Establishing the use of TPR/PPR proteins for synthetic biology of microalgae

Lead Research Organisation: University of Cambridge
Department Name: Plant Sciences


There is considerable interest in exploitation of microalgae as production platforms for industrial biotechnology, but this requires robust and controllable tools for metabolic engineering [2]. The aim of this project is to generate synthetic gene circuits to control expression of transgenes in the algal chloroplast, using endogenous regulatory mechanisms. Plants and algae encode multiple genes in the nucleus for PPR (pentatricopeptide repeat) and TPR (tetratricopeptide repeat) proteins, many of which have been shown to be RNA binding proteins required for normal expression of organelle transcripts. In Chlamydomonas reinhardtii, several mutants are known with defects in different TPR/PPR proteins, and their targets have been identified, such as NAC2 ([1]; see rotation project description). The PhD project has three objectives: i. Use the TPP-riboswitch-regulated NAC2 gene to regulate one or more genes for isoprenoid biosynthetic enzymes introduced into the C. reinhardtii chloroplast genome. Some of the compounds show cytotoxicity, so by being able to suppress the gene until the cells have grown this would avoid the problem. ii. Establish a similar regulatory circuit using one or more of the other TPR/PPR proteins, either using the same riboswitch, a modified version responsive to a different ligand, or an inducible promoter [3]. Combination of the two circuits could then result in an AND logic gate (where both must be functional to get expression of the chloroplast gene) or an OR gate (where only one must function). iii. Ideally, synthetic biology tools such as these should operate independently of context, such as in different organisms [2]. To test this, PPR/TPR proteins would be identified in other algal genomes by bioinformatics and co-expression analysis to establish if there are any in common, or whether they are all species-specific. The C. reinhardtii genetic circuits would then be tested in a species in which it is possible to transform the chloroplast genome. Currently this is not well established for other algae, but if necessary it could be done in the higher plant Nicotiana tabacum (tobacco).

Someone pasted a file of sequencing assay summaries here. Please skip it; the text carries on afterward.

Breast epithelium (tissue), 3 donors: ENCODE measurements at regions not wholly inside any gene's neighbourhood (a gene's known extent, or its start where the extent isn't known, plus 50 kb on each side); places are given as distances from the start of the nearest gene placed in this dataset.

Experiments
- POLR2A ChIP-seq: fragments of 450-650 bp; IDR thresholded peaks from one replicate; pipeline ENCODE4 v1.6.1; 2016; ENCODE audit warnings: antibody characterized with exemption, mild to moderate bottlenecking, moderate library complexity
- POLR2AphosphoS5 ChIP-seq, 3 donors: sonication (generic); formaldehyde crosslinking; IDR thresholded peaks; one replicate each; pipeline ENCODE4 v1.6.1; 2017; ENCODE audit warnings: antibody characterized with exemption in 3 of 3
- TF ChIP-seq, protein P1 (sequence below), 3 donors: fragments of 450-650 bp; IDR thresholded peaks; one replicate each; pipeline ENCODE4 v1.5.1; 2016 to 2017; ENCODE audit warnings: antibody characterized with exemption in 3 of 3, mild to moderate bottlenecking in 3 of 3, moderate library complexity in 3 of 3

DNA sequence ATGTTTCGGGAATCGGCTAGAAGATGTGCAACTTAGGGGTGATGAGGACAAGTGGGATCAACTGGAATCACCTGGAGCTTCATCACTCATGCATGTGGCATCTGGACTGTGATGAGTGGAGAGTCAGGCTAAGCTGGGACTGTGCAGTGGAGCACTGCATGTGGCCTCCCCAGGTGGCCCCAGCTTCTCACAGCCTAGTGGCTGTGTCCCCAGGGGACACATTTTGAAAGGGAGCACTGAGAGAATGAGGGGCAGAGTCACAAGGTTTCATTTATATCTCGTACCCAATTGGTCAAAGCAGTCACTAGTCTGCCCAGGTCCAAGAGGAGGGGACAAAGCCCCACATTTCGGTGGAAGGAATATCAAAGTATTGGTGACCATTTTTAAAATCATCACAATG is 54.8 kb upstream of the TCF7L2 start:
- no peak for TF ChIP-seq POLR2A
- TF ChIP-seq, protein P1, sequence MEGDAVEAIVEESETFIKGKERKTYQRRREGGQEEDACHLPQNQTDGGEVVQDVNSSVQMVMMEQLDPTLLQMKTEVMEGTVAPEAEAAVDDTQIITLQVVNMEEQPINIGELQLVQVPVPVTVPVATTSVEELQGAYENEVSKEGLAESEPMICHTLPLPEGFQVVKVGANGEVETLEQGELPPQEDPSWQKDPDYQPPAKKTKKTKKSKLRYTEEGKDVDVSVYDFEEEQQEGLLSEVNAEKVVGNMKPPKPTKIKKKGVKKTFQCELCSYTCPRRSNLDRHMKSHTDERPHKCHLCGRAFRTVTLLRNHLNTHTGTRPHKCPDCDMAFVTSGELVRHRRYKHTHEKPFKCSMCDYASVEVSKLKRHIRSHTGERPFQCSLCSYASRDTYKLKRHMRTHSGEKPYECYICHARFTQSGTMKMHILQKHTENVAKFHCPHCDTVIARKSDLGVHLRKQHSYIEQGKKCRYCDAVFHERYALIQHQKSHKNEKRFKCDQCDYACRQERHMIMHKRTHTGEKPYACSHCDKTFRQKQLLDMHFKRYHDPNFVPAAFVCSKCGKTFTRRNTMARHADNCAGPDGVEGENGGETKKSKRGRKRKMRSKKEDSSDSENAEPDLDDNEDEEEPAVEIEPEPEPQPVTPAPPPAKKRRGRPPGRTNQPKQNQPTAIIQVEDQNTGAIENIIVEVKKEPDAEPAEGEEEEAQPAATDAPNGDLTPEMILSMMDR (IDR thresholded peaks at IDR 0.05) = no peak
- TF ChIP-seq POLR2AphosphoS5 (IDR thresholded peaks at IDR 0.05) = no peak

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Studentship Projects

Project Reference Relationship Related To Start End Student Name
BB/M011194/1 01/10/2015 30/09/2023
1645669 Studentship BB/M011194/1 01/10/2015 30/09/2019 Aleix Gorchs Rovira